“I come from a tradition where people honor their ancestors, and Kobe, at this point, is in some ways an ancestor, and that energy is still with us and we honor that,” Common said. “We honor what he contributed in his 41 years of life on this earth, what he gave to us by showing how great of a basketball player and how determined and focused he was. That’s how we can inspire others in many ways. We can change the world just by being within our own greatness and he did that, so I feel like we’re getting to honor him. This All-Star Game means a lot, lot more because we’re honoring Kobe Bryant.”

In one of the most anticipated Naismith Memorial Basketball Hall of Fame classes in years, Kobe Bryant, Kevin Garnett and Tim Duncan headline the finalists up for induction in August. The finalists were announced on Friday at NBA All-Star Weekend, and Hall of Fame chairman Jerry Colangelo said they kept the class small this year because of the magnitude of the players who are expected to reach the Hall. Colangelo said that was the plan before Kobe Bryant’s death.

The tragic news of Kobe’s helicopter crash hit Pau while driving home and, as his wife noted to him, the big man’s face ‘went completely white’ at that moment. “I get home and just… started crying. It was hard to find words, I couldn’t talk to anyone for days. The only person I talked to was Robert (Pelinka). He was the first I had the strength to talk to, just to know what was going on, what happened and who else was there, how was Vanessa (Bryant), how were the kids. Basically, I didn’t leave the house,” Gasol said for LA Times.

Officials have not released details about the Feb. 24 memorial for Kobe Bryant and others killed in a helicopter crash last month, but it appears the event at Staples Center will be restricted to those who have tickets. Several sources have said there are no plans for a ceremony outside the downtown Los Angeles venue or at nearby L.A. Live, where thousands of fans converged after Bryant’s death on Jan. 26. There also are no plans for a procession, as was the case after slain rapper Nipsey Hussle’s memorial at Staples Center in April. Sources said those without tickets will be encouraged to watch the event on TV at home rather than coming downtown.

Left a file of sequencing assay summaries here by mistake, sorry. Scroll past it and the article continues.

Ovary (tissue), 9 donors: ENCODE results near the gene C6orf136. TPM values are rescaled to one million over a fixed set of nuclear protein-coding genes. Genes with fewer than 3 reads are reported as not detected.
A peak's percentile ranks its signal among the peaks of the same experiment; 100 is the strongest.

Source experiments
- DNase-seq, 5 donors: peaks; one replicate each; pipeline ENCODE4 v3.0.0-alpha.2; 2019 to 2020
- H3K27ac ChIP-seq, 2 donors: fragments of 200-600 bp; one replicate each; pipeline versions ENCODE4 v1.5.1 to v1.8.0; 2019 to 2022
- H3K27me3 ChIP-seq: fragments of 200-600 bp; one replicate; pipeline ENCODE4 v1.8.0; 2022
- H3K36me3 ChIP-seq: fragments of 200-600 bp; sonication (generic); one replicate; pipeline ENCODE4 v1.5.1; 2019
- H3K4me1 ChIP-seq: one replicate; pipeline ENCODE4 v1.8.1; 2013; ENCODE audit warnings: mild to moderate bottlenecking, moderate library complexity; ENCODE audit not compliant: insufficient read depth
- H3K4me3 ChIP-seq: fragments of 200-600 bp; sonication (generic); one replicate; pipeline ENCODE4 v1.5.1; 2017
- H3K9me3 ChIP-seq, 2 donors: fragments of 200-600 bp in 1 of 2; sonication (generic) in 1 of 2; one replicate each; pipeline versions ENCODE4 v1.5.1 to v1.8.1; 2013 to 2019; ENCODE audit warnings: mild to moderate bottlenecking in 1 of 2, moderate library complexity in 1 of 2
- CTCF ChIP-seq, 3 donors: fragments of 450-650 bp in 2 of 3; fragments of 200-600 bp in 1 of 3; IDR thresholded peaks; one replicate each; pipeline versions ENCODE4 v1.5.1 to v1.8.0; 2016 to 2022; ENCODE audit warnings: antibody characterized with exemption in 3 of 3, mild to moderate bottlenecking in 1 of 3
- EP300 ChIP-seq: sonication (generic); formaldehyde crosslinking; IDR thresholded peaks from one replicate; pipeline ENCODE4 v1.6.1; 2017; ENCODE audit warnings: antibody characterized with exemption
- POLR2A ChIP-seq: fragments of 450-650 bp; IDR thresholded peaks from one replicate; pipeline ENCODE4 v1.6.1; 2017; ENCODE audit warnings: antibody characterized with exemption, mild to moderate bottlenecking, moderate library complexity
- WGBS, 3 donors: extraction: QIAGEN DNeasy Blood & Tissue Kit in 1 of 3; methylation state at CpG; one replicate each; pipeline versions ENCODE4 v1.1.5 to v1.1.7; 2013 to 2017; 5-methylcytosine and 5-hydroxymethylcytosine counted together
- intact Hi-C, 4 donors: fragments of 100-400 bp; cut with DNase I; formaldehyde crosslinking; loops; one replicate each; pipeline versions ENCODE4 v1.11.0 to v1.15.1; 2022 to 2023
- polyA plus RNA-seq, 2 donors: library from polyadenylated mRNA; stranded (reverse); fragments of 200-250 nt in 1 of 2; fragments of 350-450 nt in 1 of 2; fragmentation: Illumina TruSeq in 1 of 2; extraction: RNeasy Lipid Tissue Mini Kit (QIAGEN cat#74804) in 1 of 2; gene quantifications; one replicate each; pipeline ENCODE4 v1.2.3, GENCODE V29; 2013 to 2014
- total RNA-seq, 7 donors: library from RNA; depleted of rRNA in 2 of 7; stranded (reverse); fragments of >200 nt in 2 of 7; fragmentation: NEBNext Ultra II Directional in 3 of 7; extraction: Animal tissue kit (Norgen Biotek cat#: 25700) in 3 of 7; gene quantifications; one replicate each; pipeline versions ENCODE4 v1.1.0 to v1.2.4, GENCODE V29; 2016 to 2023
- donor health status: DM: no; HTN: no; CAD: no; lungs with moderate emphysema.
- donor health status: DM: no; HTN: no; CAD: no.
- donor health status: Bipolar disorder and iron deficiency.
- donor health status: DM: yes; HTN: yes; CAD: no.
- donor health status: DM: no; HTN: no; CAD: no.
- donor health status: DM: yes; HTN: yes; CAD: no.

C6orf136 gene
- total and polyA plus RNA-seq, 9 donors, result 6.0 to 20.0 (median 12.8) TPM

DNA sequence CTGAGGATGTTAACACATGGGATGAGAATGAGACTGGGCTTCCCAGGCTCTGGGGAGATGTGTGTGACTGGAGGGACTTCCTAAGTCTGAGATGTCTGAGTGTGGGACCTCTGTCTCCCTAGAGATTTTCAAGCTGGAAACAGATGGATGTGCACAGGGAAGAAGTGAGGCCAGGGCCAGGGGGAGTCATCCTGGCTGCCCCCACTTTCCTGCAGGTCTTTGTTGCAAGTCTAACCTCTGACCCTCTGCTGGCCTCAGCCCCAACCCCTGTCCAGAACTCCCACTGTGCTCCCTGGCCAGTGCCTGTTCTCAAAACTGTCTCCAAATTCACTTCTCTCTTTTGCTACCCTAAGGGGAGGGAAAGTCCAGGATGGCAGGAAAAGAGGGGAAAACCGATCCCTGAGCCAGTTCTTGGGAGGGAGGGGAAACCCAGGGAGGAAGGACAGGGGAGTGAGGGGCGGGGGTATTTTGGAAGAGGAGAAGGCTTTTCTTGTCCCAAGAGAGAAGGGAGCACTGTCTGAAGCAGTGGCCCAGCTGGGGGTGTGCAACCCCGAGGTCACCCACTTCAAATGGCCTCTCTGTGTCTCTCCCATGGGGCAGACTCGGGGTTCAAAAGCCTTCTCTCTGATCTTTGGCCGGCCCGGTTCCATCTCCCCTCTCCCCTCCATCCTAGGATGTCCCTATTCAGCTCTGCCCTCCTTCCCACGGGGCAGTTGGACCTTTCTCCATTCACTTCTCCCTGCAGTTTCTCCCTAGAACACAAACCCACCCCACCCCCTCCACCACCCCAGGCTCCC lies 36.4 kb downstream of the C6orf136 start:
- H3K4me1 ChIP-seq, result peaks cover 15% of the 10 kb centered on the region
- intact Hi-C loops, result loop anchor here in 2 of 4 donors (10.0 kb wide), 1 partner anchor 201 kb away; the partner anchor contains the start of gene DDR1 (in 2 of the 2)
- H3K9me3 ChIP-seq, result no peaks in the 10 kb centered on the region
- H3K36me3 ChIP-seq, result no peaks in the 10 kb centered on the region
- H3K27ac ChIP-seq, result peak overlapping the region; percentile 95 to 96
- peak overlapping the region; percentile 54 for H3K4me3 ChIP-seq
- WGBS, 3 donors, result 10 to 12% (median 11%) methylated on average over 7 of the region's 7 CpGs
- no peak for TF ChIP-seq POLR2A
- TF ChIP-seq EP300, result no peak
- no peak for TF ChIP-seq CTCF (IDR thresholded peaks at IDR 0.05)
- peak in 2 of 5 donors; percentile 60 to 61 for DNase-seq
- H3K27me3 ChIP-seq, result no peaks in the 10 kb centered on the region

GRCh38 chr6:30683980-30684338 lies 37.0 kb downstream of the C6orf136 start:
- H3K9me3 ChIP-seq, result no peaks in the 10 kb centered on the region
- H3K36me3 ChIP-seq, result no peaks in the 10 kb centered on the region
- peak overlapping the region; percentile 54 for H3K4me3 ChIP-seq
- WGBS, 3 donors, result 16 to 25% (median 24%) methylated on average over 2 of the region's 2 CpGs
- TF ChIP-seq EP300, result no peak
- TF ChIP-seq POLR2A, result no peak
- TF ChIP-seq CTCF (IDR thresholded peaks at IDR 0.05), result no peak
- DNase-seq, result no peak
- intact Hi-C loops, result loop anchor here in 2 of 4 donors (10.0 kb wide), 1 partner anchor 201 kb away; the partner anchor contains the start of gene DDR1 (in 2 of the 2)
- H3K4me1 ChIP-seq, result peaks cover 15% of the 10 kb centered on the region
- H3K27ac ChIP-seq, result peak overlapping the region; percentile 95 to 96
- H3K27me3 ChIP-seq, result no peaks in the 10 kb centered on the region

The plans for Kobe and Gigi Bryant’s Staples Center memorial are getting locked down and details for the service will be unveiled today. Sources familiar with the planning tell us event organizers are working closely with Kobe’s family to finalize who will speak at the service, and which singers and entertainers will take part. We’re told tickets will be available to the general public, although there will be a number of invited guests who get tickets first, including family, friends, players, NBA officials and, we’re told, season ticket holders.